13. Brokor

    Brokor Live Free or Cry Moderator Site Supporter+++ Founding Member

    And people say that I am dangerous? Yeah. [rofllmao] "Potassium nitrate and..." is just not part of daily language. :D I gotta give you props, man. I salute YOU!
    Have you tried coating it (the cones) lightly with a clear coat aerosol? Might work.
  14. Sherman

    Sherman Dog Eat Dog

    I have a huge bag filled w/ disposable lighters, about 10 zippos, lifeboat matches, magnesium bar/striker. I dont want to rub sticks together when I can improvise an AA batt and a staple etc.
  15. Hispeedal2

    Hispeedal2 Nay Sayer

    First off, I have a couple rules. I don't wait until a fire is "needed" to start collecting the necessary materials. By that, I mean that I collect tinder and kindling as they are available. By this method, I have never failed to get a fire started. If it is wet, you have a good chance to dry it. If it turns out you don't need a fire... oh well, you spent a day walking around with tinder stuffed, drying into your pocket.

    I have a primary and back up.

    My primary is a LMF ferro rod. Not all ferro rods are created equal. There are some that are just as good as LMF and there are some that don't come close. The alloy has to be correct to get maximum heat and spark that will ignite the coarsest of tinders (see below.... using dry grass). I started using the Army model figuring size is probably good. Recently, I only had access to a Scout model while on R&R and decided that it was just as good (just fewer strikes)(it had no problem lighting fresh shavings from a stave- another good method of finding dry wood). As for other brands, it's probably better to test them before you buy. Be careful on Ebay.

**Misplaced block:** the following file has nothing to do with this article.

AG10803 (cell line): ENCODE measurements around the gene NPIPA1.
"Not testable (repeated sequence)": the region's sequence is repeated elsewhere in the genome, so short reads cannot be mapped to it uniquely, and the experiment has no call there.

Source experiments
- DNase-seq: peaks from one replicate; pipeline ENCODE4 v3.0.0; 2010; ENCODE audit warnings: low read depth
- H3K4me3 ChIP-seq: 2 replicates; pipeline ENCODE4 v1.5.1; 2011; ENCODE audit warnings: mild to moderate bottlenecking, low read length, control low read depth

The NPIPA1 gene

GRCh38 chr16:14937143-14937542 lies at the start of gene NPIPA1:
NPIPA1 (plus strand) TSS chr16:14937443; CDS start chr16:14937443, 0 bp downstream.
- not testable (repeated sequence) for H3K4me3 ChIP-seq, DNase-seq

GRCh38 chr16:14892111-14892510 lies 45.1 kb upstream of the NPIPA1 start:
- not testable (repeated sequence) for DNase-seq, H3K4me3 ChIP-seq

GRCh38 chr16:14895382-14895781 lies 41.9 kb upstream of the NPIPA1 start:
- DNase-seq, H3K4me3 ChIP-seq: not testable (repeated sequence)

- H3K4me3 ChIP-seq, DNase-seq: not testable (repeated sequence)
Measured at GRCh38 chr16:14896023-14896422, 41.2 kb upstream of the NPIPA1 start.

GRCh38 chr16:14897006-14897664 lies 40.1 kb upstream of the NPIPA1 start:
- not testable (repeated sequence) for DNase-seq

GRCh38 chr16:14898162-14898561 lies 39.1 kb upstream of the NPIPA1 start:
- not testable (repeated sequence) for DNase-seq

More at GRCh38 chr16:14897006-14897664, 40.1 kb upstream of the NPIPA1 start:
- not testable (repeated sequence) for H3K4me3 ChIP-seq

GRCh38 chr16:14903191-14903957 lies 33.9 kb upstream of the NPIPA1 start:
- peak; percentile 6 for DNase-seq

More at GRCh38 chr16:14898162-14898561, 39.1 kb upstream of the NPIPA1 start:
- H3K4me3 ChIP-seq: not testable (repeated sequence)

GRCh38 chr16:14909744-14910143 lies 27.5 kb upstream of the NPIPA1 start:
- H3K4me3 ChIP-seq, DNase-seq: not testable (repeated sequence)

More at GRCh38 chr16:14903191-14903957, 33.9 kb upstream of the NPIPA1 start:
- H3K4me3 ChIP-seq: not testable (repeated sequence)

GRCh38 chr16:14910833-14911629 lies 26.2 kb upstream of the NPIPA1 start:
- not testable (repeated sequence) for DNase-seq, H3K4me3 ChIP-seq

My back up method is the bow and drill. I carry several long enough pieces of 550 cord that can be used for the bow (the hardest part). I carry one length through my LMF ferro rod (better to save the better easier method for longeterm if you can). I also have experience making cordage the old fashioned way with yucca or other plant fibers. Pine root can be split and used without preparation in an emergency. As for fireboard and spindle, just make sure they are the same wood, are soft enought to dent with your thumbnail, and you will probably be good (get good instruction from someone in your region to find out what woods work best- I could spend all day on this subject). Below are pics from two different workshops that I and my wife went to in two different regions (important). Expect to pay between $50-$100 for a weekend workshop that covers the bow and drill as well us other good to know primitive skills.